What Makes Excellent Writing?
by Saralyn Richard
I’ve taught creative writing off and on for years. It was an elective for upper class students in a large suburban Chicago high school. Part of our curriculum was to produce a literary magazine each year, and we entered our work in a National Council of Teachers of English contest. Oftentimes we won awards for our content or layout, and quite a few of my students went on to become successful writers.
Now I teach creative writing to adults aged 55 or older at the Osher Lifelong Learning Institute. I’m finding the learners to be extremely motivated. The problem for them is not choosing what to write about, but choosing which of many ideas and experiences to write about first. My learners are serious, thoughtful, observant, experienced, and well-read. Their responses to assignments are creative and clever, worthy of being submitted for contests or publication.
I’m often asked what makes excellent creative writing, and when I consider possible replies, I find the same things apply to both high school writers and adult writers.
The first element of fine writing, in my opinion, is the ability to imagine and bring to life one or more relatable characters. These characters do not have to be alter-egos of the author who creates them. They don’t even need to be the same gender, race, creed, or age. They don’t need to be perfect; in fact, perfection would be a detriment to being relatable for readers.
How do authors come out of themselves enough to paint a realistic word-portrait of characters who are unlike them? The process for me is similar to what an actor does in assuming a role for a play. When I’m writing about a character, I immerse myself into the body and mind of that person. I lose my own identity as I write the scenes where my character speaks and thinks and acts.
Another fine point of excellent writing is awareness of theme. I use the term “theme” to mean the overall purpose for the story. When the author consciously crafts the writing based on a specific purpose, all of the narration, exposition, description, and dialogue fall into place, unifying the readers’ experience. I’ve read many sagas that took me across generations and geographical locations without tying the chapters and sections together, and they’ve left me wondering about the author’s intent. My favorite tales lead me to some truth, some higher awareness about life or people.
Of course there are many other important strategies and methods in a writer’s toolkit. As a creative writing teacher, I encourage my students to practice them all. As a writer, myself, I strive to do the same. The two books in the Detective Oliver Parrott Mystery series, Murder in the One Percent and A Palette for Love and Murder, have thoroughly imagined characters and (hopefully) articulated themes.
I’m excited to discuss these and other topics with the Stiletto Gang readers. Whatever questions you have about creative writing, I’m interested.
Award-winning mystery and children’s book author, Saralyn Richard, is a writer who teaches on the side. Her books, Naughty Nana, Murder in the One Percent, and A Palette for Love and Murder, have delighted children and adults, alike. A member of International Thriller Writers and Mystery Writers of America, Saralyn teaches creative writing at the Osher Lifelong Learning Institute, and continues to write mysteries. Reviews, media, and tour schedule may be found at http://saralynrichard.com.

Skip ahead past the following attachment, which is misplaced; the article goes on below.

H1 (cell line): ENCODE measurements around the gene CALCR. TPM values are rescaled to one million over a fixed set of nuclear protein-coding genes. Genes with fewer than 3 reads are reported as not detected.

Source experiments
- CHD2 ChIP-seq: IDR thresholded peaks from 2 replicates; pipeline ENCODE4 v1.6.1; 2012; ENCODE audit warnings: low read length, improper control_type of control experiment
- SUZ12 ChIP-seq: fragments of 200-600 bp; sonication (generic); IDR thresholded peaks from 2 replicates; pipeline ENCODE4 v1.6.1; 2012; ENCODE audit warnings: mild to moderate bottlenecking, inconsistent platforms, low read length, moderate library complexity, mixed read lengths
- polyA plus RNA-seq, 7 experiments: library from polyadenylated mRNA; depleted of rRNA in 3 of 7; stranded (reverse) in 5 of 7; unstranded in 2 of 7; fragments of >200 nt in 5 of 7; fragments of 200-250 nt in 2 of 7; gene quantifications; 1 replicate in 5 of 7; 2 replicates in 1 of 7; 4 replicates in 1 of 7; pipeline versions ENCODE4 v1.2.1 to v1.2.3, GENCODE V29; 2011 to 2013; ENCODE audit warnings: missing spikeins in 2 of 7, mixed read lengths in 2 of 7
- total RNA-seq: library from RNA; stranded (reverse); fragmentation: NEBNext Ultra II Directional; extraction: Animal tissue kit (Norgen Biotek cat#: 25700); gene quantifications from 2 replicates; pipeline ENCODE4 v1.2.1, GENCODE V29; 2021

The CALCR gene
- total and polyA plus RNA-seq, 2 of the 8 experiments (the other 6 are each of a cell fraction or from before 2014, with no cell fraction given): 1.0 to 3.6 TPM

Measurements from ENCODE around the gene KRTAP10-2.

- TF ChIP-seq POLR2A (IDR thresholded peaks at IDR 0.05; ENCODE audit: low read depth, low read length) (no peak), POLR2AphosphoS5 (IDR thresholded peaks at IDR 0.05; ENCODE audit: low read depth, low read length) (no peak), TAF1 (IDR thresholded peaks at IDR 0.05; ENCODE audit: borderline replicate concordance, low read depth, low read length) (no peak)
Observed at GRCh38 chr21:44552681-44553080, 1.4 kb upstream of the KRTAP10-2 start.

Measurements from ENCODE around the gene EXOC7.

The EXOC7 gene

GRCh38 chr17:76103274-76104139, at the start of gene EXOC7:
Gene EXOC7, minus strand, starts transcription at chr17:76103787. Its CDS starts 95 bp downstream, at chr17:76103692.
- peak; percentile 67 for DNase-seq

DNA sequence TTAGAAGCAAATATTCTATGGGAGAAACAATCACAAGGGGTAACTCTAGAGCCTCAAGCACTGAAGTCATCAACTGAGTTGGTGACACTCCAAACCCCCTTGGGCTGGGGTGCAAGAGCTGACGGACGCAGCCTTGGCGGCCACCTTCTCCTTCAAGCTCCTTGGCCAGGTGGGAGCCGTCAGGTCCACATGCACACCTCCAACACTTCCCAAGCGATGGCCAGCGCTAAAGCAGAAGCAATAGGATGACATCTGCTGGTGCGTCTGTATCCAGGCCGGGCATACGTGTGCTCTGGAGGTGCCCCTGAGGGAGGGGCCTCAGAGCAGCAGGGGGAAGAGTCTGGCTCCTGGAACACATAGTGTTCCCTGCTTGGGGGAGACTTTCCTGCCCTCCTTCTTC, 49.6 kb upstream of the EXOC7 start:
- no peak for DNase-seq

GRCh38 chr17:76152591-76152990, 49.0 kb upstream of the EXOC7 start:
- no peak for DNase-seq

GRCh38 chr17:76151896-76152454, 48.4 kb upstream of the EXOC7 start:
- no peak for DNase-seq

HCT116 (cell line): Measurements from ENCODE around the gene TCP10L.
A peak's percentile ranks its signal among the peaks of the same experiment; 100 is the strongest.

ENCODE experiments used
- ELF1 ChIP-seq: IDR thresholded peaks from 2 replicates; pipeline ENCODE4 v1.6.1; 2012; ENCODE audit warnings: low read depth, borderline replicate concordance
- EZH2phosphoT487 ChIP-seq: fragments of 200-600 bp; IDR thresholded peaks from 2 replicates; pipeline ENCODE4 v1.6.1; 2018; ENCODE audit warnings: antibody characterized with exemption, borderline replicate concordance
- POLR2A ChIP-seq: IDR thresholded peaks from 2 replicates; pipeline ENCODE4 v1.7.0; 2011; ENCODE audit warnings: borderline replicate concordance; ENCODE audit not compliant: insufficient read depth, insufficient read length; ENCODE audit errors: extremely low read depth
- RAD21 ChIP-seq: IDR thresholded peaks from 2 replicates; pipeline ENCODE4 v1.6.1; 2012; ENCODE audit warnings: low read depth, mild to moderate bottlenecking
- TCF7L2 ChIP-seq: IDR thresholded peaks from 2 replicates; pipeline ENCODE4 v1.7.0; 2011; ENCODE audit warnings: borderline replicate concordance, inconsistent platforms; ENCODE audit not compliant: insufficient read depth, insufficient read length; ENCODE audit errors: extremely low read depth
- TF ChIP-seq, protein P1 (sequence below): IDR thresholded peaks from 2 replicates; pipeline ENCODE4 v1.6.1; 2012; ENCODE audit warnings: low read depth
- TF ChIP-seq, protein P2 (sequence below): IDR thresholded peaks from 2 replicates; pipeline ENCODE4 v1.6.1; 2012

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--William Kent Krueger, author of This Tender Land
“Delightful! Saralyn Richard weaves a deeply twisty mystery around vibrant characters that will leave readers looking forward to more.” —LynDee Walker, Agatha Award-nominated author of Front Page Fatality
“Smart, stylish and sexy, this art world caper delights with its verve and wit. The character studies are wonderful, and Oliver and Tonya Parrott are an irresistible pair.” – Ausma Zehanat Khan, author of A Deadly Divide
A fine article! I very much agree. Excellent fiction writing does begin with vivid, well-drawn characters. Mine usually live in my mind and develop for quite a while before I begin to write their stories.
Exactly. They incubate until they are ready. Thanks for reading and commenting.Delete
Nice article, Saralyn. I'm glad you mentioned "theme." It's the backbone of story telling and can be used to summarize your book in one sentences, and possibly use it as a pitch.ReplyDelete
I agree, Kathleen. And you don't hear much about theme these days. (Maybe people have negative associations of theme with literature exams.) I think of The Poisonwood Bible by Barbara Kingsolver. Why does the author take us to unstable Africa to experience hardships and vicissitudes? The answer lies in the book's theme.Delete
Thanks for your comment. Glad to know we are on the same page.
Great Article Share, The words is really most value and honorable. SoReplyDelete
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What a wonderful article! I agree with you. Character is the key to everything. It drives the story. The theme is an outgrowth of the character. Setting is important too, but without an engaging cast of characters imbued with flaws and admirable qualities one doesn't have a story. Again bravo for providing terrific insight into the writing process.
Many thanks for your kind and supportive comment, Daniella. I'm not surprised that you agree, since your own characters are driving forces!ReplyDelete
Wonderful article, Saralyn. I agree with you about theme and characters. Sometimes we don't realize what the theme of our story is until we finish writing. When it becomes apparent, that's when you know you've done your job. The characters are what people remember. Your books are great examples.ReplyDelete
Thanks for the compliment, Laura. Coming from you, that means a lot!Delete